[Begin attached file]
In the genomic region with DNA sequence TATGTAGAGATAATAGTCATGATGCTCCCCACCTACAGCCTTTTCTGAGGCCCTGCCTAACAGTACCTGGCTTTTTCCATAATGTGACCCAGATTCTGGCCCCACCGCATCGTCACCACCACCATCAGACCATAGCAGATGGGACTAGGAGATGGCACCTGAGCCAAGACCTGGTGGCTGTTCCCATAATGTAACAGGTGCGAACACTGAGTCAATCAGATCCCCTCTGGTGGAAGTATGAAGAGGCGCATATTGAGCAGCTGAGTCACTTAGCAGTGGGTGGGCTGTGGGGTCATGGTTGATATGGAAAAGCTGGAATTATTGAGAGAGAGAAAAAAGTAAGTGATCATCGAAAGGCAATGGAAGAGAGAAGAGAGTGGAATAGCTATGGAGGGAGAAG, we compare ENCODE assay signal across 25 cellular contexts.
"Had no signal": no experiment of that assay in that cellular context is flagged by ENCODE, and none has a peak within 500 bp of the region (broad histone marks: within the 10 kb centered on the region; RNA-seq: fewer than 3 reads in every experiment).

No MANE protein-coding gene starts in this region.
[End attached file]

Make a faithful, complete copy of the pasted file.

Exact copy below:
In the genomic region with DNA sequence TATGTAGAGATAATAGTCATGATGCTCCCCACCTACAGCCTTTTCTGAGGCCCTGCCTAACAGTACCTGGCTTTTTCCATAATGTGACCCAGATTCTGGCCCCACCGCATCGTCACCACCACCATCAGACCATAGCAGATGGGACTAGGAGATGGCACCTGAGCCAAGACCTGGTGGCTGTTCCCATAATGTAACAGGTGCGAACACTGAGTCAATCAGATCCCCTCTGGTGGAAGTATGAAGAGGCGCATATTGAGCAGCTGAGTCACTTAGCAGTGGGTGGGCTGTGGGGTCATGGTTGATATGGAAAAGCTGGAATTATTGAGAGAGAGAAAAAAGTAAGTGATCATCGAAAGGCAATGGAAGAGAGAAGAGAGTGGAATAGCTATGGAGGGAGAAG, we compare ENCODE assay signal across 25 cellular contexts.
"Had no signal": no experiment of that assay in that cellular context is flagged by ENCODE, and none has a peak within 500 bp of the region (broad histone marks: within the 10 kb centered on the region; RNA-seq: fewer than 3 reads in every experiment).

No MANE protein-coding gene starts in this region.